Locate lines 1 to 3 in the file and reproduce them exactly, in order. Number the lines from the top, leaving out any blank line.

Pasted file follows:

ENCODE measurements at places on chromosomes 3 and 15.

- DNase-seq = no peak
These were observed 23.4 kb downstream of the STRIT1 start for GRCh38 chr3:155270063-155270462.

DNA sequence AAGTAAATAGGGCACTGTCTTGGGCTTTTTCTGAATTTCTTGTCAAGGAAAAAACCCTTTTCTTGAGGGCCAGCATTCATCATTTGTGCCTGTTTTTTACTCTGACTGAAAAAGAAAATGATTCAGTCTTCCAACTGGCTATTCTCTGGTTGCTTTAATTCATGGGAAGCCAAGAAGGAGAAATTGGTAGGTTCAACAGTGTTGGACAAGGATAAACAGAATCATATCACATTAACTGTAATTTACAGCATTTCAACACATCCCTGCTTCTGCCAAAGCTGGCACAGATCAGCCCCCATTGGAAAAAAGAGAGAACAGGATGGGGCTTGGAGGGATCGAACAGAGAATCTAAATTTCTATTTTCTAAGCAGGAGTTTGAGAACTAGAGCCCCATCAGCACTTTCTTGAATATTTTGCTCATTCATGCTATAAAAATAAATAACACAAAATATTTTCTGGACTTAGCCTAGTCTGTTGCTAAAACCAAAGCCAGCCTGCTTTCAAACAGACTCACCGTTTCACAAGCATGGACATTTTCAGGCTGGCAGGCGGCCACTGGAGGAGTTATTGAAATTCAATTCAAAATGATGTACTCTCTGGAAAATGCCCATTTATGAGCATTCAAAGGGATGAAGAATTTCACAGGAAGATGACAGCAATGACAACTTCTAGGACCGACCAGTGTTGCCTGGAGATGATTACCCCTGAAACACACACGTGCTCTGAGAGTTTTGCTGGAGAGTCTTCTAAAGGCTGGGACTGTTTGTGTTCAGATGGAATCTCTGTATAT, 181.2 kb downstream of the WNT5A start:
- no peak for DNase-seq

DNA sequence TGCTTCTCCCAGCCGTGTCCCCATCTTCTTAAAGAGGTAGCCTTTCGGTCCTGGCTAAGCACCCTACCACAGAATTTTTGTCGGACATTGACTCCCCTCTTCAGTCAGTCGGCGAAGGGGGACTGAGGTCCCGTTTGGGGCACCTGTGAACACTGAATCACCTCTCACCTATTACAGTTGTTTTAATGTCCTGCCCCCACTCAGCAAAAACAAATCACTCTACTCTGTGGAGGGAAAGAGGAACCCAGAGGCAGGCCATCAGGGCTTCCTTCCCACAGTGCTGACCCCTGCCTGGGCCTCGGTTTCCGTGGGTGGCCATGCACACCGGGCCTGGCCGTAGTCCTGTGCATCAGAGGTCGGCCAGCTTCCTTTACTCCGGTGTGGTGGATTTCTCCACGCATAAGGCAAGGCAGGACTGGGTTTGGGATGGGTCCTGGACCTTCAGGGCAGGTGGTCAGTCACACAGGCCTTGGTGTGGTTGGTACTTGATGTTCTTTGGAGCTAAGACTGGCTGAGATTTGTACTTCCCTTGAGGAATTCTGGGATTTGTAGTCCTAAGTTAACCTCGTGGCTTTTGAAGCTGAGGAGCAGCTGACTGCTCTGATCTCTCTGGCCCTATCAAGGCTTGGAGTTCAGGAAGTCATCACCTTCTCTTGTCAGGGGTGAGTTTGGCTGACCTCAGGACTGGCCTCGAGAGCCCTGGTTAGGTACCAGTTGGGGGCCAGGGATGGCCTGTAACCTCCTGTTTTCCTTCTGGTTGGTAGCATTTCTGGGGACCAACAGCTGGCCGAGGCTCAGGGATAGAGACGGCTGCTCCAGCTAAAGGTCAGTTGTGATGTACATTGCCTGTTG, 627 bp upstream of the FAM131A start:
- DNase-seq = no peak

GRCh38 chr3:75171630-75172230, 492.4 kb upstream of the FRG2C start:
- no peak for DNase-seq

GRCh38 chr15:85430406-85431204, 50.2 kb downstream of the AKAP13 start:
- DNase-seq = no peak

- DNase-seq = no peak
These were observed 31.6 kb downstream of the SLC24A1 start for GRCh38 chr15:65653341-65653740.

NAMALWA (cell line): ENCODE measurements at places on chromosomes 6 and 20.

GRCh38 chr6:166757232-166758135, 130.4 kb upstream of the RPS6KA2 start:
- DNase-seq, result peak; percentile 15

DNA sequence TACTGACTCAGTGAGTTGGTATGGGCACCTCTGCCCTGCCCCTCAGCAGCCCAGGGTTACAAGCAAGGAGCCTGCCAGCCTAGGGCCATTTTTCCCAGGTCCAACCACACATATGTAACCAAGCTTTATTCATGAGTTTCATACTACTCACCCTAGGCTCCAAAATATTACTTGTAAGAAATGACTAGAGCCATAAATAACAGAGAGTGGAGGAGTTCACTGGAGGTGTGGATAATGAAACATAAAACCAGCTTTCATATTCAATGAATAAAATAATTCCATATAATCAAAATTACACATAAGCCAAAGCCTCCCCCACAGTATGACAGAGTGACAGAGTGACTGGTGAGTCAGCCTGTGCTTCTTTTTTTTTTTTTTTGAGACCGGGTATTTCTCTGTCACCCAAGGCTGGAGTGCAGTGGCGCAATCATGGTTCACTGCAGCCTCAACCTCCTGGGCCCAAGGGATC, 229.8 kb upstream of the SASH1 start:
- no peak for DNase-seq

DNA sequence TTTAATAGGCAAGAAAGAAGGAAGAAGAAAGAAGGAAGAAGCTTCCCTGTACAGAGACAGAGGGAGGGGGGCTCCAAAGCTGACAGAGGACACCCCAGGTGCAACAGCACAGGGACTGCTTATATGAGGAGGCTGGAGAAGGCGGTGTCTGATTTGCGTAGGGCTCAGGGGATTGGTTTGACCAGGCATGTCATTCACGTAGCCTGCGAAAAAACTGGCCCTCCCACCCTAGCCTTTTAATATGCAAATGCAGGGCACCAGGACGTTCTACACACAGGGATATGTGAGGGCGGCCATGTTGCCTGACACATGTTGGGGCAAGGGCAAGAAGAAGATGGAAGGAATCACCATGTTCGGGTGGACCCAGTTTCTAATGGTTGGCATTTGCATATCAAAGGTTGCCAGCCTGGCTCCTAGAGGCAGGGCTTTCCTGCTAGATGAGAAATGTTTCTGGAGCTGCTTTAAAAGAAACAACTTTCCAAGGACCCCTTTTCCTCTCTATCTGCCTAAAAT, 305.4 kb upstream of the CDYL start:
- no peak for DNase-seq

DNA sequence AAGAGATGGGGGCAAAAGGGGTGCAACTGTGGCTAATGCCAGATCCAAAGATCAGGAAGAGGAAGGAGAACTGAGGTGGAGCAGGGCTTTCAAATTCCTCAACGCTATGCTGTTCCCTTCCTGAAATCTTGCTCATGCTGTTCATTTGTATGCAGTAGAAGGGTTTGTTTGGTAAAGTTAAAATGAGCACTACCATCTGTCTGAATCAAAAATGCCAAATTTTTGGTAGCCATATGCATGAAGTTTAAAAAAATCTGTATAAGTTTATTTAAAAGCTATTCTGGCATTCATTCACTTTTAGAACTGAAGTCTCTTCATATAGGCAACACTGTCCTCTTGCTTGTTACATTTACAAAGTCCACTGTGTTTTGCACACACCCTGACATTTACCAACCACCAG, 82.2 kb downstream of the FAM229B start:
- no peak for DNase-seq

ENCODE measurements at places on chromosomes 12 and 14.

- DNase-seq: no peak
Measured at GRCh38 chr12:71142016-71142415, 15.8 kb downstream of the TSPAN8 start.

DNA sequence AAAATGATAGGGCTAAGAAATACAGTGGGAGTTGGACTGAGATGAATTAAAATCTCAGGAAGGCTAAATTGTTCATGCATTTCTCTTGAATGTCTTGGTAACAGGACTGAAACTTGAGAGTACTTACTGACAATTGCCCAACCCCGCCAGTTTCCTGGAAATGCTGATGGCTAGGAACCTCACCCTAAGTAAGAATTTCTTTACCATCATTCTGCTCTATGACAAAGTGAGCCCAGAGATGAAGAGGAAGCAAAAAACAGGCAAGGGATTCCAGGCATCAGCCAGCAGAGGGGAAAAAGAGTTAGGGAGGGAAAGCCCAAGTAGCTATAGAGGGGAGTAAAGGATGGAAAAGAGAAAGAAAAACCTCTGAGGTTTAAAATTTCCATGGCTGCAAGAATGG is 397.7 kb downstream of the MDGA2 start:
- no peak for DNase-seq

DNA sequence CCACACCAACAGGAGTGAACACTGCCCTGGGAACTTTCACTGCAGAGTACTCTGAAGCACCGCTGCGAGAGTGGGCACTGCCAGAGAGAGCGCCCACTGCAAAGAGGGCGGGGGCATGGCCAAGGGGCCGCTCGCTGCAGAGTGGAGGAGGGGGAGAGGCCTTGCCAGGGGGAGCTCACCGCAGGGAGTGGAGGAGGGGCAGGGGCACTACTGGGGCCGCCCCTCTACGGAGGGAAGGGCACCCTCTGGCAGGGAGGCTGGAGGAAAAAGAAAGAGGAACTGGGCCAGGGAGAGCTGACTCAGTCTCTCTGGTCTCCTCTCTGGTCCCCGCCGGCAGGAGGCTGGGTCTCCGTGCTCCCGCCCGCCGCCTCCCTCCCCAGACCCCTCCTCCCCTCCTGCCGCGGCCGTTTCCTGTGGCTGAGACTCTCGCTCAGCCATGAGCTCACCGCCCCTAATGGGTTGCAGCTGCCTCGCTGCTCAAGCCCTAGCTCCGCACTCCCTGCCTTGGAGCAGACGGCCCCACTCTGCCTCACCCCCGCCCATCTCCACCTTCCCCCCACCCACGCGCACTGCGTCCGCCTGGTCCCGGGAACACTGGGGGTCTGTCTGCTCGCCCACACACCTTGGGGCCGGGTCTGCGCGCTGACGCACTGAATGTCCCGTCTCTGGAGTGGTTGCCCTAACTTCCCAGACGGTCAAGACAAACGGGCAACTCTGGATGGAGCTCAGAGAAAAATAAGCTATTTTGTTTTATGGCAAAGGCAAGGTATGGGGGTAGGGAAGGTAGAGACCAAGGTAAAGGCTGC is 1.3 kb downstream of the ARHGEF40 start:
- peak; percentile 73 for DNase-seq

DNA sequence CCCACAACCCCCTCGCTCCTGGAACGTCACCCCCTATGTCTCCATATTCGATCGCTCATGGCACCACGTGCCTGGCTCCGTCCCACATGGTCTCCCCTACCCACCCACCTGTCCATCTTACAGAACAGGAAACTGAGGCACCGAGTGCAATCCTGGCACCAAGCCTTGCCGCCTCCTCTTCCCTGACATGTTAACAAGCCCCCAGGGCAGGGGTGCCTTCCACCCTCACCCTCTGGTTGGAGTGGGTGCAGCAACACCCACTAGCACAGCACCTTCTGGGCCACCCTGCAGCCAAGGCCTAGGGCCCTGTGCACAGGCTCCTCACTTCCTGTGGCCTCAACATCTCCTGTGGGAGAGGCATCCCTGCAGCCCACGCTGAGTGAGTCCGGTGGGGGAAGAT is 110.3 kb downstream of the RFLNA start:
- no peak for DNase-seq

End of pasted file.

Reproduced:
ENCODE measurements at places on chromosomes 3 and 15.

- DNase-seq = no peak
These were observed 23.4 kb downstream of the STRIT1 start for GRCh38 chr3:155270063-155270462.